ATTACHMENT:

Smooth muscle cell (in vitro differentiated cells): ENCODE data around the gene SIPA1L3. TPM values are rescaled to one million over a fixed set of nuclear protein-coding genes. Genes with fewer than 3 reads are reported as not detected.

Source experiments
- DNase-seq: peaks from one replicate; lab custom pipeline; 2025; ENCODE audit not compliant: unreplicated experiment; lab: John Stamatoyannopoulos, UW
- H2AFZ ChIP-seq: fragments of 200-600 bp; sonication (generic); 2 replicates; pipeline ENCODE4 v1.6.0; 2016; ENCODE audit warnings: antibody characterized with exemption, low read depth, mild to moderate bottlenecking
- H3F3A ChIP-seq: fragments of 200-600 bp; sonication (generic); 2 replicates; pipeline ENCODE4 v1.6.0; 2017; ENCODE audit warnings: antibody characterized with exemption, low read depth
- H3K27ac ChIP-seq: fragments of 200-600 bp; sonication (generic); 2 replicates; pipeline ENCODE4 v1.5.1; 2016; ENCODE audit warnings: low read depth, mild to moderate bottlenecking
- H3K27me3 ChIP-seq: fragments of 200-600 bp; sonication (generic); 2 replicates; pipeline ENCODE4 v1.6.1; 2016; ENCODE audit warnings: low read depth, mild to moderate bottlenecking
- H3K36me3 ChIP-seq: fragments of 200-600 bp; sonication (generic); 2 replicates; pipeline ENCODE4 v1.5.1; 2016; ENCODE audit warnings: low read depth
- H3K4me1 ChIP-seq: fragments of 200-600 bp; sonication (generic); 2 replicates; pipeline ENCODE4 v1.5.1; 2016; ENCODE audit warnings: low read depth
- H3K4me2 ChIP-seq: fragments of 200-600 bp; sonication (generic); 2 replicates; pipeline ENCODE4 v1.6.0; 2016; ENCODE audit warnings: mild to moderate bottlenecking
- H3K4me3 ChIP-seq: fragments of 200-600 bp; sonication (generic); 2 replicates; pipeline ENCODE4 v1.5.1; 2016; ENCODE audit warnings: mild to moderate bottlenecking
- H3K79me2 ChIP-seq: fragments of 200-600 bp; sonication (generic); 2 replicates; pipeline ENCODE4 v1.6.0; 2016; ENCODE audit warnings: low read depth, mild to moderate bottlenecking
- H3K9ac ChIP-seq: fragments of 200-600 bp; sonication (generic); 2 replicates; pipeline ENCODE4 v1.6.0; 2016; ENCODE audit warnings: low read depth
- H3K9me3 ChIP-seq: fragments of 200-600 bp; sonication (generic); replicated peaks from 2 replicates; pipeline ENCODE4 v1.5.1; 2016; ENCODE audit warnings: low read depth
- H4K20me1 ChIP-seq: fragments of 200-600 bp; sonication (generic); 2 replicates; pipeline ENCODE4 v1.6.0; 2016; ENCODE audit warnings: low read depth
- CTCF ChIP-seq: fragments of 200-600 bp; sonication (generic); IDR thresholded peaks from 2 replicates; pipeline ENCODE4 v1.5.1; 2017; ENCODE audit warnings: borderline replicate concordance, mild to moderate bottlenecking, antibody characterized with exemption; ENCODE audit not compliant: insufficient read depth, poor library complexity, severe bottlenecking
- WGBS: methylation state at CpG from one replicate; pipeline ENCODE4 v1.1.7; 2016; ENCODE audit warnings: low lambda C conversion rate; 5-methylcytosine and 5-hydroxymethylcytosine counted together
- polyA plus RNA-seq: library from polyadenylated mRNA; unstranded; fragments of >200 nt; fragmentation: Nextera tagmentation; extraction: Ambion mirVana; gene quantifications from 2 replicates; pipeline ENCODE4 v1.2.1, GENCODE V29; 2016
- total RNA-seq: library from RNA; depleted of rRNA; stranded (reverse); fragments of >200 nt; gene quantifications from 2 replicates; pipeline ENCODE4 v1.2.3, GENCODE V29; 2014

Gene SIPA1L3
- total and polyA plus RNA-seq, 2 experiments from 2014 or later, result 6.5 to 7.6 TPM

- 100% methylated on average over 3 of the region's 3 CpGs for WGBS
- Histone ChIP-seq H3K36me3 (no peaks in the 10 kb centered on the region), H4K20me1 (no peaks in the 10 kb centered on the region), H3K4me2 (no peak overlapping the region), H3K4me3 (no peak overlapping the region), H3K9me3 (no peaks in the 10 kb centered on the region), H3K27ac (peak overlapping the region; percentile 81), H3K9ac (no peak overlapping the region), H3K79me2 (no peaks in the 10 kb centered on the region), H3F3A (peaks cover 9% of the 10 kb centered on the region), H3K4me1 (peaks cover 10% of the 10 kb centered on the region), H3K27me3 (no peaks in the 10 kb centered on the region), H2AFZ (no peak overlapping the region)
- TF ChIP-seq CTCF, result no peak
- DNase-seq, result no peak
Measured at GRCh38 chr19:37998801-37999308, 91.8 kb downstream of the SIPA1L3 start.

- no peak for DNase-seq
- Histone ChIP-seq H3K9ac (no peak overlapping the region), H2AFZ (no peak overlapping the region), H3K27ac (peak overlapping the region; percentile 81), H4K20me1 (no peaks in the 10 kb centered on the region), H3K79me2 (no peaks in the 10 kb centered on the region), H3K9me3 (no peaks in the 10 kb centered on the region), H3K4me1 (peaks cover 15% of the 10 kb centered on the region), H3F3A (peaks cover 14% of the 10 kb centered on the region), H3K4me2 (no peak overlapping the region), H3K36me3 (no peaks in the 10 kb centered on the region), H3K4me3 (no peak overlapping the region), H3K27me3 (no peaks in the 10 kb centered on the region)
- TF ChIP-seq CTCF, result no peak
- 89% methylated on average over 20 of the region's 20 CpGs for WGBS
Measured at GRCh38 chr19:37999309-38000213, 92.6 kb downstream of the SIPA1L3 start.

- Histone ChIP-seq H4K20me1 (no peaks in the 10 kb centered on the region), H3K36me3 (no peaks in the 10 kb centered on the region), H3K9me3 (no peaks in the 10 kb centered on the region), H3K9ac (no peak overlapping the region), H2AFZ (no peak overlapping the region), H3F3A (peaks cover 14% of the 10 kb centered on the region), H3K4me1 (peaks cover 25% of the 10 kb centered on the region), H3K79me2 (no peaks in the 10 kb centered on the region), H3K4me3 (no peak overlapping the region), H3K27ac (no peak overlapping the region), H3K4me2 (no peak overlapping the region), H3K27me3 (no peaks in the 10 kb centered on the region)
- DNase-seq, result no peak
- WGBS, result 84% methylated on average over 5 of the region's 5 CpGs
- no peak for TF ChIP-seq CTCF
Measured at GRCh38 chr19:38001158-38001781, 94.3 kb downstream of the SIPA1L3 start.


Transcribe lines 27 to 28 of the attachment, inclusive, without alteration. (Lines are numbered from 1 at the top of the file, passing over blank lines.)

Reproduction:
- no peak for DNase-seq
- Histone ChIP-seq H3K9ac (no peak overlapping the region), H2AFZ (no peak overlapping the region), H3K27ac (peak overlapping the region; percentile 81), H4K20me1 (no peaks in the 10 kb centered on the region), H3K79me2 (no peaks in the 10 kb centered on the region), H3K9me3 (no peaks in the 10 kb centered on the region), H3K4me1 (peaks cover 15% of the 10 kb centered on the region), H3F3A (peaks cover 14% of the 10 kb centered on the region), H3K4me2 (no peak overlapping the region), H3K36me3 (no peaks in the 10 kb centered on the region), H3K4me3 (no peak overlapping the region), H3K27me3 (no peaks in the 10 kb centered on the region)